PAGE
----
Film proves rock music toppled communism

Take note – story published 8 years ago

The US documentary film 'Free to Rock' had its world premiere screening at the Splendid Palace cinema theatre in Riga Wednesday, telling the story of how, as a critical form of free expression, rock’n’roll music was instrumental in bringing down the Iron Curtain, and leaving open the question of what rock music’s role against the current retrograde regime in Russia might be.

The sold-out screening was packed with diplomats and members of Latvia’s music and media spheres to see Doug Yeager and Nick Binkley’s co-produced feature documentary on the true cause of the Cold War’s end, following introductory remarks by Minister of Culture Dace Melbarde and the US Embassy's acting Chargé d'Affaires Sharon Hudson-Dean. After the film the producers spoke to the audience in a panel with Latvia’s pioneer rockabilly dissident Pits Andersons, Saeima member and former Latvian Institute director Ojārs Ēriks Kalniņš, which was moderated by weekly news journal Ir editor Pauls Raudseps.

The film follows the decades-long seepages of western youth-oriented rock culture into the closed society the Soviet Union and Warsaw Pact states tried to maintain. The story is told first among many Soviet musicians who were rocked by the sounds emanating from the crazed western kids and their musical idols of the time that were being broadcast on forbidden foreign channels, key members of the scene having long emigrated to the west at their first opportunity.

Later the film traces some of the key western musical artists (and impresarios) who visited the Soviet Union or Eastern Europe during the Cold War and later Perestroika times before communism’s collapse, including the Beach Boys, Nitty Gritty Dirt Band, Elton John, Billy Joel, Scorpions, and more, all of whom brought home the latent realization that cultural diplomacy would eventually achieve what a military arms race and government propaganda never could.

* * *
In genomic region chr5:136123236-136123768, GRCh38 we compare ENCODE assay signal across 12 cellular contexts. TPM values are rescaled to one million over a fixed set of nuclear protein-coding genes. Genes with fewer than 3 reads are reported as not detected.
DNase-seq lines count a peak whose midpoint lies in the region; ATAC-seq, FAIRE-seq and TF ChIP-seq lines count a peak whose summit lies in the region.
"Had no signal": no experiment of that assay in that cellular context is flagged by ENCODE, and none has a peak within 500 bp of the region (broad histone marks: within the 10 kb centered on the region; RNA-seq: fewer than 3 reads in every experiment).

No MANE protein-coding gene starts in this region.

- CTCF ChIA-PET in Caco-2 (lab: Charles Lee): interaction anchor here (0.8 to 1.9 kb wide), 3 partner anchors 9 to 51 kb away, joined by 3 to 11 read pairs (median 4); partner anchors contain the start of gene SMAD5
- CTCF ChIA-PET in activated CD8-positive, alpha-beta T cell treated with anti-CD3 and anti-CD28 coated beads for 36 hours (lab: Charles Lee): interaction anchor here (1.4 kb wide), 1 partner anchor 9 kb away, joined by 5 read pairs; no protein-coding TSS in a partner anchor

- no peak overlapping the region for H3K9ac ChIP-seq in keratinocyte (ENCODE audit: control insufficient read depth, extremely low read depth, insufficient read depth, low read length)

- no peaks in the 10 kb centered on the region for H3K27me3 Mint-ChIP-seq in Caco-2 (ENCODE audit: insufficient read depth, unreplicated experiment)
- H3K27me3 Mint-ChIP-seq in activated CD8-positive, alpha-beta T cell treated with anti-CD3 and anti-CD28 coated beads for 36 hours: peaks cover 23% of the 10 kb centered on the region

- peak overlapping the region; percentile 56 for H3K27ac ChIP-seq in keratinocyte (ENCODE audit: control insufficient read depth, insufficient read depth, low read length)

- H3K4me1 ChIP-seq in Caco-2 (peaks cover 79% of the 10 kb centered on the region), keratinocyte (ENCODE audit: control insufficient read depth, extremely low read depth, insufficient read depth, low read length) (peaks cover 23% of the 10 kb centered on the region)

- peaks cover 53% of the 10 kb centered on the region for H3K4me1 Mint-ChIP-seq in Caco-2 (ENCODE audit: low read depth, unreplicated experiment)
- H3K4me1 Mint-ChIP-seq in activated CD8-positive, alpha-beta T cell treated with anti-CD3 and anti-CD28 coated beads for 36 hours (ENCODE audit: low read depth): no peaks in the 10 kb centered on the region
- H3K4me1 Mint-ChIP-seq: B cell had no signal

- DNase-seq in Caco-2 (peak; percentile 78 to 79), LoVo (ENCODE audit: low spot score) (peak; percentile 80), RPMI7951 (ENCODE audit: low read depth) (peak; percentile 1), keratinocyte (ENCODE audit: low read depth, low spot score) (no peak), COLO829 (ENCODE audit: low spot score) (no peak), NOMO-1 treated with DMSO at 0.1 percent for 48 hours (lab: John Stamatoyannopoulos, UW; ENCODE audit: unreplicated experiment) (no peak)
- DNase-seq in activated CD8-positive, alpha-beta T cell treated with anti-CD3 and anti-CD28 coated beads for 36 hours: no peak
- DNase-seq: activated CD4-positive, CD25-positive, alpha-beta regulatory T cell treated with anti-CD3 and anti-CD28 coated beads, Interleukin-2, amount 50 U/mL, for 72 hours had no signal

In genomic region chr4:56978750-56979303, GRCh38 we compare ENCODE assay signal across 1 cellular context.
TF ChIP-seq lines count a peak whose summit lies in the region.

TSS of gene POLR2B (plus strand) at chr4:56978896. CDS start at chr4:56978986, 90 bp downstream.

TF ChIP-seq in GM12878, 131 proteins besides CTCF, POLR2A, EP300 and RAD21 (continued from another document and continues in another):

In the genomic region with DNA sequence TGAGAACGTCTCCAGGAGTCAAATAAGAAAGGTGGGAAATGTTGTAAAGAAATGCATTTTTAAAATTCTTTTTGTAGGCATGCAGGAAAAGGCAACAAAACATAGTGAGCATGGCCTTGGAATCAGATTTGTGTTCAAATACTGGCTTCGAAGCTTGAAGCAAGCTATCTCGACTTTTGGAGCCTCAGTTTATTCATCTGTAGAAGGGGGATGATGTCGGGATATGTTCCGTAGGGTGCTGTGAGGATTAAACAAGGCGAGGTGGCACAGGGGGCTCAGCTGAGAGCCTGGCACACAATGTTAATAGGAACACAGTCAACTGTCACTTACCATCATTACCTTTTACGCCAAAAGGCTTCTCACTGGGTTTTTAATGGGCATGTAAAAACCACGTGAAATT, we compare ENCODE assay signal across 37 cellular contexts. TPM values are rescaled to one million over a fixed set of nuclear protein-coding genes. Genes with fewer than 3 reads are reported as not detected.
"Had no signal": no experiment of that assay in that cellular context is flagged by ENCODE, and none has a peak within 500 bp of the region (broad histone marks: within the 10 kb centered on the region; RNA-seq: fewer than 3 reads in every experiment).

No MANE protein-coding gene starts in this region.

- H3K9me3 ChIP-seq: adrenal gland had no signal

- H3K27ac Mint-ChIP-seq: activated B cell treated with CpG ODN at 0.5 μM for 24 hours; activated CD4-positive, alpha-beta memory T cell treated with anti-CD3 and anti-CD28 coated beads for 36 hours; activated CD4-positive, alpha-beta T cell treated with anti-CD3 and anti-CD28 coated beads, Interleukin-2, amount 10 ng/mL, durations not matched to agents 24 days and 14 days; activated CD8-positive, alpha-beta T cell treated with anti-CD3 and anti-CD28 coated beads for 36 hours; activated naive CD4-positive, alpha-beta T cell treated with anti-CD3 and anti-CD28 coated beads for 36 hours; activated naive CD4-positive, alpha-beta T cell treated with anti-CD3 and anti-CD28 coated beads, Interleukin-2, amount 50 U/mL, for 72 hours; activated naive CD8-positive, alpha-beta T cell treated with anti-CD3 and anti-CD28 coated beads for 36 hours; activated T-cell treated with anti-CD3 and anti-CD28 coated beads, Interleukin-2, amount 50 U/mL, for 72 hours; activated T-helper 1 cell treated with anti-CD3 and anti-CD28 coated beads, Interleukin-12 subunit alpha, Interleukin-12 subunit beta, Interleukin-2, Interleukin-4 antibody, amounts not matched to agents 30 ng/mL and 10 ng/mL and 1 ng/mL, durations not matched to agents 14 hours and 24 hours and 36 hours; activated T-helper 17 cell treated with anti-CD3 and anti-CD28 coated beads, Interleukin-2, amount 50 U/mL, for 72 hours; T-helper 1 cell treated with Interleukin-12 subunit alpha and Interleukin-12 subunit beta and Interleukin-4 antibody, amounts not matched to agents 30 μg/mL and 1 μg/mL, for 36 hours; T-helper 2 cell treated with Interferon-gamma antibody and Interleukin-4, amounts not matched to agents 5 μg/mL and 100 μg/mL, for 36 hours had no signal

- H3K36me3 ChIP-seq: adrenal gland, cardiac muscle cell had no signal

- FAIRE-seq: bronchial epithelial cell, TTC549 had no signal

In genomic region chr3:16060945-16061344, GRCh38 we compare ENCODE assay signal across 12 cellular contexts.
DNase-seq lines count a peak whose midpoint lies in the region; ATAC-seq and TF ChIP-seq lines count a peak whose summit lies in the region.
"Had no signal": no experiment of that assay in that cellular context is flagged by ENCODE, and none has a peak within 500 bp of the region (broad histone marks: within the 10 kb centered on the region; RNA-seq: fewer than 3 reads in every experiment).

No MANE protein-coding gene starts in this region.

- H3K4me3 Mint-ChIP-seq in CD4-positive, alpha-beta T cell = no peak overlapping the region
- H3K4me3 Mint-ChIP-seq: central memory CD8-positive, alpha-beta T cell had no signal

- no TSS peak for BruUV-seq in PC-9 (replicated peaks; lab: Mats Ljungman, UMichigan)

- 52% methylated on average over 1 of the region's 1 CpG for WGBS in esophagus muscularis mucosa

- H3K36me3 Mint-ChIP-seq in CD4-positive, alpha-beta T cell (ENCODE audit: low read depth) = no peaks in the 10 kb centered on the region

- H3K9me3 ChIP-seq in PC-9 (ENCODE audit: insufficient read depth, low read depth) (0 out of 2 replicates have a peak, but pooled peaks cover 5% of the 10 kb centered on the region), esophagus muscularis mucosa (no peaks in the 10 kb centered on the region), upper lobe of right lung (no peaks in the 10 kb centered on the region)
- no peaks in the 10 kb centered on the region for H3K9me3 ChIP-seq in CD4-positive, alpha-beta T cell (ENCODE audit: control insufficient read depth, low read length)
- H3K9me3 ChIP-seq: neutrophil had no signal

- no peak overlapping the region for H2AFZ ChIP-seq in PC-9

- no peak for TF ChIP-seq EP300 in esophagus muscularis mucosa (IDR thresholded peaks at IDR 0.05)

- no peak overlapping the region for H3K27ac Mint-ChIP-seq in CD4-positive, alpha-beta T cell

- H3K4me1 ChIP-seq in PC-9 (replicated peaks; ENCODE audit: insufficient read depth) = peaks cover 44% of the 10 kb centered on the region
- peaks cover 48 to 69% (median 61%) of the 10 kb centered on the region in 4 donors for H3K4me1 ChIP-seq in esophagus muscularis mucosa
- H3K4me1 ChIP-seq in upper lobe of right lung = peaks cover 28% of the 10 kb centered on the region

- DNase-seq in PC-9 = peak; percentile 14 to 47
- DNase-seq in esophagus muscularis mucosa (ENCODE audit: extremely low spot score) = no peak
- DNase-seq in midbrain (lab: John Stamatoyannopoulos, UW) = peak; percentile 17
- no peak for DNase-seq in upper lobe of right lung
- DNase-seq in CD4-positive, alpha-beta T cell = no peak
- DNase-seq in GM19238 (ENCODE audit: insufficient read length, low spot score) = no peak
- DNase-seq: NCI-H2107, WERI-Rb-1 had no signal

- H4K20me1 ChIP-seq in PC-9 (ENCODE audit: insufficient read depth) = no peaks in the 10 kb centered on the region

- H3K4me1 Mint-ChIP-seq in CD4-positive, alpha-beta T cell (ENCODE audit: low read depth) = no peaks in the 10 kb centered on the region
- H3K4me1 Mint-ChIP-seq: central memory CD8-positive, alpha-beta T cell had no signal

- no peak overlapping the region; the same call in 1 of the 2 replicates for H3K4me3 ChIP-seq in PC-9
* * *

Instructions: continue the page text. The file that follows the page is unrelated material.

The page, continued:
But eventually, after interviewing Kalniņš and former Latvian president Vaira-Vīķe Freiberga, the producers manage to solicit talks with former Soviet President Mikhail Gorbachov and US President Jimmy Carter (who sent the Nitty Gritty Dirt Band to Russia, Armenia, Georgia and Latvia in 1977), both of whom confirm the basic premise of the film: back in the USSR, rock music wound up bringing down the house.

As if in apoplexy ahead of the release of the film, Russian lawmaker Yevgeny Fyodorov launched a soon-to-be-trolled viral video accusing the US Central Intelligence Agency (CIA) of helping Viktor Tsoi, leader and songwriter of Soviet rock group Kino (killed in a 1990 highway accident in Latvia’s Kurzeme province), write his subversive and politically-tinged works that made him an underground hero for the entire late-Soviet youth generation, reported Radio Free Europe/Radio Liberty in April of 2014.

In fact, on Tuesday 'Free to Rock' made its true premiere at the University of Latvia's Faculty of Social Sciences, where acting dean Juris Rozenvalds and film scholar and critic Viktors Freibergs welcomed Binkley and Yeager after introductory remarks to the students by political science professor Ivars Ījabs.

More than $1 million was spent making the film, including a $550,000 grant from the National Endowment for the Humanities, as well as Russian rocker Stas Namin's foundation, the Rock'n'Roll Hall of Fame and Binkley’s own private funds.


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